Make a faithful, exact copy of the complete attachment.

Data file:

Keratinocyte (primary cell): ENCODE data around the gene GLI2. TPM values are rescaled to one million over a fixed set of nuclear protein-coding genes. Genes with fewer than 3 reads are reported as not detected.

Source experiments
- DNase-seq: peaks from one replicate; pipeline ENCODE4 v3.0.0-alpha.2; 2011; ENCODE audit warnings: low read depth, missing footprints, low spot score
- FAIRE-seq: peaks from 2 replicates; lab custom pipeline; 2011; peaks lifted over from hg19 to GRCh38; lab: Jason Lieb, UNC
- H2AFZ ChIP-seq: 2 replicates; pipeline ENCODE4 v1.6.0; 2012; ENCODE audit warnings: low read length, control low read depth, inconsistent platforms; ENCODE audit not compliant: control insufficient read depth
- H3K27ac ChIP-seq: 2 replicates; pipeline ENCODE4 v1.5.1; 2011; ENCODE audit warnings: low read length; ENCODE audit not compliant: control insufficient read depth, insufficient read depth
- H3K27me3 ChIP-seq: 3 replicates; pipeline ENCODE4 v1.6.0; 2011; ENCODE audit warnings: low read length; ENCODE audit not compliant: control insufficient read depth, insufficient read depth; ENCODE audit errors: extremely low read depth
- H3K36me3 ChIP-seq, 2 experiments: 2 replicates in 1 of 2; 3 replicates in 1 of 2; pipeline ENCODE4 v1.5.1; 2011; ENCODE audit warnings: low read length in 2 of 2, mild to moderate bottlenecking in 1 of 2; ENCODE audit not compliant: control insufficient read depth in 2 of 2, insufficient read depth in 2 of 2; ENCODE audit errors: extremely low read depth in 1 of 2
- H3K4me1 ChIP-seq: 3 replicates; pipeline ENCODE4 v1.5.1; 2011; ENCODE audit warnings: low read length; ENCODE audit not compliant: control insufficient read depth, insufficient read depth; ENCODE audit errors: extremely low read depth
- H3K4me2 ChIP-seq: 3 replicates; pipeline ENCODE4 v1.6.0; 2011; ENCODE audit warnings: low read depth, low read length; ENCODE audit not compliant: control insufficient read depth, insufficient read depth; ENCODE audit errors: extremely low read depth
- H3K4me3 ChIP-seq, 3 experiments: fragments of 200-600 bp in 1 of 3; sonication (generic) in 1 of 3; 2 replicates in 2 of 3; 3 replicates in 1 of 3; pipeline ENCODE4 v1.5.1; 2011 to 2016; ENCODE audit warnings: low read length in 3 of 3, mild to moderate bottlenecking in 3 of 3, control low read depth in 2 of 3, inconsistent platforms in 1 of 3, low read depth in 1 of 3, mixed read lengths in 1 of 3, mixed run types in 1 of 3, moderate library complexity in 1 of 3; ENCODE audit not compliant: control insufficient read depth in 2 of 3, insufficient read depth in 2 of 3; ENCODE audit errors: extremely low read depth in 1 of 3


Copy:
Keratinocyte (primary cell): ENCODE data around the gene GLI2. TPM values are rescaled to one million over a fixed set of nuclear protein-coding genes. Genes with fewer than 3 reads are reported as not detected.

Source experiments
- DNase-seq: peaks from one replicate; pipeline ENCODE4 v3.0.0-alpha.2; 2011; ENCODE audit warnings: low read depth, missing footprints, low spot score
- FAIRE-seq: peaks from 2 replicates; lab custom pipeline; 2011; peaks lifted over from hg19 to GRCh38; lab: Jason Lieb, UNC
- H2AFZ ChIP-seq: 2 replicates; pipeline ENCODE4 v1.6.0; 2012; ENCODE audit warnings: low read length, control low read depth, inconsistent platforms; ENCODE audit not compliant: control insufficient read depth
- H3K27ac ChIP-seq: 2 replicates; pipeline ENCODE4 v1.5.1; 2011; ENCODE audit warnings: low read length; ENCODE audit not compliant: control insufficient read depth, insufficient read depth
- H3K27me3 ChIP-seq: 3 replicates; pipeline ENCODE4 v1.6.0; 2011; ENCODE audit warnings: low read length; ENCODE audit not compliant: control insufficient read depth, insufficient read depth; ENCODE audit errors: extremely low read depth
- H3K36me3 ChIP-seq, 2 experiments: 2 replicates in 1 of 2; 3 replicates in 1 of 2; pipeline ENCODE4 v1.5.1; 2011; ENCODE audit warnings: low read length in 2 of 2, mild to moderate bottlenecking in 1 of 2; ENCODE audit not compliant: control insufficient read depth in 2 of 2, insufficient read depth in 2 of 2; ENCODE audit errors: extremely low read depth in 1 of 2
- H3K4me1 ChIP-seq: 3 replicates; pipeline ENCODE4 v1.5.1; 2011; ENCODE audit warnings: low read length; ENCODE audit not compliant: control insufficient read depth, insufficient read depth; ENCODE audit errors: extremely low read depth
- H3K4me2 ChIP-seq: 3 replicates; pipeline ENCODE4 v1.6.0; 2011; ENCODE audit warnings: low read depth, low read length; ENCODE audit not compliant: control insufficient read depth, insufficient read depth; ENCODE audit errors: extremely low read depth
- H3K4me3 ChIP-seq, 3 experiments: fragments of 200-600 bp in 1 of 3; sonication (generic) in 1 of 3; 2 replicates in 2 of 3; 3 replicates in 1 of 3; pipeline ENCODE4 v1.5.1; 2011 to 2016; ENCODE audit warnings: low read length in 3 of 3, mild to moderate bottlenecking in 3 of 3, control low read depth in 2 of 3, inconsistent platforms in 1 of 3, low read depth in 1 of 3, mixed read lengths in 1 of 3, mixed run types in 1 of 3, moderate library complexity in 1 of 3; ENCODE audit not compliant: control insufficient read depth in 2 of 3, insufficient read depth in 2 of 3; ENCODE audit errors: extremely low read depth in 1 of 3